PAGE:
OMG! An Interview with mentor Rab Heath


Written by Elyse Wyatt, Tauranga Startup Weekend organizer


As a Community Activation Coordinator at Auckland’s new innovation precinct GridAKL, entrepreneur and TGASW mentor, Rab Heath is surrounded by his fair share of high tech startups. He has mentored or competed in multiple startup weekends and has formed several companies. Rab champions the importance of collaborating with like minded others and forming a great team, and recently partnered with Vaughan Rowsell (founder of Vend) and nanoscientist Michelle Dickinson (AKA Nanogirl), to found OMGTech! an initiative to get all kiwi children access to amazing technology.


Why is entrepreneurship important to you?

Simply, it enables you to have freedom to work on things you want to be working on, and building something of value, not only for yourself but also potentially for others. And through that value creation if all goes according to plan (which will usually not be the first time) it gives you the freedom to be able to do what you want outside of a working perspective. That’s really important to me because I get bored really easily, and going to work a 9-5 just doesn’t work for me.


What are the elements of starting a business that get you most excited?

Two things. The first being the ability to work with other people and build amazing teams. We all have our strengths and weaknesses and I think finding people who compliment you and you compliment them allows you to do things you could never do by yourself. That’s why teams are so exciting, because you don’t just get a one plus one, you get a multiplication of your skill-sets and capabilities. That enables you to actually do amazing things.

The second one is the ability to create actual value for the world. You are doing new things and taking risks that others aren’t by going into the unknown. You might not earn any money. You might fail. But from that you have the opportunity to create something new the world hasn’t seen, or touch someone’s life or peoples lives in a way that makes things better for them. I don’t think you can really do that in a normal job.


What are a few important things you think entrepreneurs should know?

The first one is the one you have probably heard already which is – you are going to fail. But it’s not a bad thing. Through those failures are where the learning is. You don’t really learn anything from winning, you don’t learn anything from succeeding the first time, and if you want to get better and if you want to make something and you want to make a product or service which is really awesome you’re going to have to learn the different things your customers actually want. Its not what you want, its what they want that matters.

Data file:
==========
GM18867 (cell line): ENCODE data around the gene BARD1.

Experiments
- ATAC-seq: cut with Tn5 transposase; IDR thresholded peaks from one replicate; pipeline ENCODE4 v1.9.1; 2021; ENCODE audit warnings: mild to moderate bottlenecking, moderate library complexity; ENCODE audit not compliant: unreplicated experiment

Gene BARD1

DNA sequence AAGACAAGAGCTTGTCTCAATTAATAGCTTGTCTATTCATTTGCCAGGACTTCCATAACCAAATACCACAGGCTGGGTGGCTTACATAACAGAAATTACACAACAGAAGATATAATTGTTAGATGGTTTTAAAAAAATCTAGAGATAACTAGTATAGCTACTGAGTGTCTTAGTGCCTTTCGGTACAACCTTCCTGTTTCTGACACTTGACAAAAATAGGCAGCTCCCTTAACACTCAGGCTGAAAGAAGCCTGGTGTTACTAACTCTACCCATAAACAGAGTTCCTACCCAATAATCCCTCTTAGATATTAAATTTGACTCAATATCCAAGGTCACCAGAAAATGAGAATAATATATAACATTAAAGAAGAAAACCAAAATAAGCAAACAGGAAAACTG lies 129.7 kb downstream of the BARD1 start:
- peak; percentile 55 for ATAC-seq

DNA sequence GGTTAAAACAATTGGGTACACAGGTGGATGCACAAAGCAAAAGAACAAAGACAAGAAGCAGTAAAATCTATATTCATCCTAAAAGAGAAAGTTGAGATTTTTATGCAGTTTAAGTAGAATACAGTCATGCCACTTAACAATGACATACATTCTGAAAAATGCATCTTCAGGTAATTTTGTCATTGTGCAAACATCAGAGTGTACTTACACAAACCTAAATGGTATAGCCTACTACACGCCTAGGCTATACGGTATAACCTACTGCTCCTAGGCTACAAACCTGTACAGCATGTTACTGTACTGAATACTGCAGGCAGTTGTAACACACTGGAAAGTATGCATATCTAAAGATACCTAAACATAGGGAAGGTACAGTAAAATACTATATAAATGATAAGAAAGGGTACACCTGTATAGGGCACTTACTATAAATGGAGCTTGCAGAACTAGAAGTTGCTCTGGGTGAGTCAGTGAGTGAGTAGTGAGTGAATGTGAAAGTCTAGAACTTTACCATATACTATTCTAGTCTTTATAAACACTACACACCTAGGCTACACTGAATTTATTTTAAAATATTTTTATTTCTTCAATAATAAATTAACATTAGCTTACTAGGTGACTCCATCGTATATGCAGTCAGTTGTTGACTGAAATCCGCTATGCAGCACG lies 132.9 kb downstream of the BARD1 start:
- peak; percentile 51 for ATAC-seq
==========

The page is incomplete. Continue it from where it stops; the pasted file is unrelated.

The second part of that would be: don’t start alone. Find someone who compliments you and build a team. Also, find amazing mentors. Almost anyone who knows more than you will, within reason, want to help you if you go to them and say “hey I really, really have a huge amount of respect for you and I’m wondering if you could give me advice from time to time about what I’m doing.” Also, being coachable is inherently important.

Now that you’ve got your concept, and remember that its just a concept. The first thing you need to actually be focusing on is testing those assumptions of value creation. As part of that you need to forget everything you think you know and actually test your hypothesis. Don’t be emotionally attached to your original idea, and be humble enough to realize that you may have been wrong and you may need to pivot as you go. That is probably the most critical thing in becoming successful and actually selling a product.


How can you help TGASW participants?

With a background in digital marketing I understand the process of testing, optimizing and scaling online campaigns for digital products. I have a background in sales and sales processes so understand how to approach people and make a sale from start to close. I can help with market validation, so identifying what your main value proposition is and how to test it as rapidly as possible and then iterate on the learning. Actually validate your assumptions and create value for a customer.

Specifically for startup weekend, I can help with how to prepare the learning from everything that you’ve done – identifying an opportunity, creating a product, market validation and actually putting it together in a way that communicates the value you are creating for your prospective customer. Then delivering it well with a great pitch deck and a great pitch.


Why should someone who has a business idea attend TGASW?

If you have had an idea and you have been sitting on it this long, its never going to happen unless you actually go and do something. This is the perfect place to go and test it. You are surrounded by amazing people who are all willing to take risks, and we are a product of our environment. If its not something you normally do this is an opportunity to be surrounded by people who are going to encourage you and support you trying. If you fail you will have people that are going to encourage you to get up and try again. You have amazing mentors around you, and most importantly you are actually going to learn the entire process in a short period of time that, from my experience, is more valuable than any degree.